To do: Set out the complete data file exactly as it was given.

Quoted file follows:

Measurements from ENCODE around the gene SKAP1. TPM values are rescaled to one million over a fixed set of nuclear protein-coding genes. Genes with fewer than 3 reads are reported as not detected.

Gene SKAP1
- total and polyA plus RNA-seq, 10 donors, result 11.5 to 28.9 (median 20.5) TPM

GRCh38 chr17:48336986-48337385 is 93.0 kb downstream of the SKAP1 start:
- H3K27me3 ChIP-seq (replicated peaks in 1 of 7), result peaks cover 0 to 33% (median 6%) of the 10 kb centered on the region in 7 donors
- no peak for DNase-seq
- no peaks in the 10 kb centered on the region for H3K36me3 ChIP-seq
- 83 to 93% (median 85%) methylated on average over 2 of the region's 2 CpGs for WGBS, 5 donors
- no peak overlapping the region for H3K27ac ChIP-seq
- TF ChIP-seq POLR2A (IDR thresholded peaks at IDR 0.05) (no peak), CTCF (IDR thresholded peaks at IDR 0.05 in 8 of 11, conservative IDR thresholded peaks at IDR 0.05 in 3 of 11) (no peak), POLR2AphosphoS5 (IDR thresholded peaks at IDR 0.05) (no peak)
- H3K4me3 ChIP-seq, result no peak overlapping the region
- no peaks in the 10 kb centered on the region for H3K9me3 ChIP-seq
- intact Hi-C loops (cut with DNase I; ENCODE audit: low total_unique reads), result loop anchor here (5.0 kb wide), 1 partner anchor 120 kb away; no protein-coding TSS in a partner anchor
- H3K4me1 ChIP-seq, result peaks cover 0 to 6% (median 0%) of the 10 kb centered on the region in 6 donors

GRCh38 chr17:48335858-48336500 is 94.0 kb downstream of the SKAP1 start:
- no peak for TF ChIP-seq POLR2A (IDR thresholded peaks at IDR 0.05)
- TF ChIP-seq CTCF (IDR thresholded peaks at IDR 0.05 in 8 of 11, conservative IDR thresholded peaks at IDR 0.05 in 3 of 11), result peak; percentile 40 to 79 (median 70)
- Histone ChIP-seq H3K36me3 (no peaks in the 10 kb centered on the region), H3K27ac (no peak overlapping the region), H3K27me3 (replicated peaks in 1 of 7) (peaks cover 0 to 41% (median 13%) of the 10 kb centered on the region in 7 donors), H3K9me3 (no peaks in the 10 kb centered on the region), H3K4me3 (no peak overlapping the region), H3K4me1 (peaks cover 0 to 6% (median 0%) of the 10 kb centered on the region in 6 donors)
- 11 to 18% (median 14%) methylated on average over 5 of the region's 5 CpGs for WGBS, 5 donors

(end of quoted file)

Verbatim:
Measurements from ENCODE around the gene SKAP1. TPM values are rescaled to one million over a fixed set of nuclear protein-coding genes. Genes with fewer than 3 reads are reported as not detected.

Gene SKAP1
- total and polyA plus RNA-seq, 10 donors, result 11.5 to 28.9 (median 20.5) TPM

GRCh38 chr17:48336986-48337385 is 93.0 kb downstream of the SKAP1 start:
- H3K27me3 ChIP-seq (replicated peaks in 1 of 7), result peaks cover 0 to 33% (median 6%) of the 10 kb centered on the region in 7 donors
- no peak for DNase-seq
- no peaks in the 10 kb centered on the region for H3K36me3 ChIP-seq
- 83 to 93% (median 85%) methylated on average over 2 of the region's 2 CpGs for WGBS, 5 donors
- no peak overlapping the region for H3K27ac ChIP-seq
- TF ChIP-seq POLR2A (IDR thresholded peaks at IDR 0.05) (no peak), CTCF (IDR thresholded peaks at IDR 0.05 in 8 of 11, conservative IDR thresholded peaks at IDR 0.05 in 3 of 11) (no peak), POLR2AphosphoS5 (IDR thresholded peaks at IDR 0.05) (no peak)
- H3K4me3 ChIP-seq, result no peak overlapping the region
- no peaks in the 10 kb centered on the region for H3K9me3 ChIP-seq
- intact Hi-C loops (cut with DNase I; ENCODE audit: low total_unique reads), result loop anchor here (5.0 kb wide), 1 partner anchor 120 kb away; no protein-coding TSS in a partner anchor
- H3K4me1 ChIP-seq, result peaks cover 0 to 6% (median 0%) of the 10 kb centered on the region in 6 donors

GRCh38 chr17:48335858-48336500 is 94.0 kb downstream of the SKAP1 start:
- no peak for TF ChIP-seq POLR2A (IDR thresholded peaks at IDR 0.05)
- TF ChIP-seq CTCF (IDR thresholded peaks at IDR 0.05 in 8 of 11, conservative IDR thresholded peaks at IDR 0.05 in 3 of 11), result peak; percentile 40 to 79 (median 70)
- Histone ChIP-seq H3K36me3 (no peaks in the 10 kb centered on the region), H3K27ac (no peak overlapping the region), H3K27me3 (replicated peaks in 1 of 7) (peaks cover 0 to 41% (median 13%) of the 10 kb centered on the region in 7 donors), H3K9me3 (no peaks in the 10 kb centered on the region), H3K4me3 (no peak overlapping the region), H3K4me1 (peaks cover 0 to 6% (median 0%) of the 10 kb centered on the region in 6 donors)
- 11 to 18% (median 14%) methylated on average over 5 of the region's 5 CpGs for WGBS, 5 donors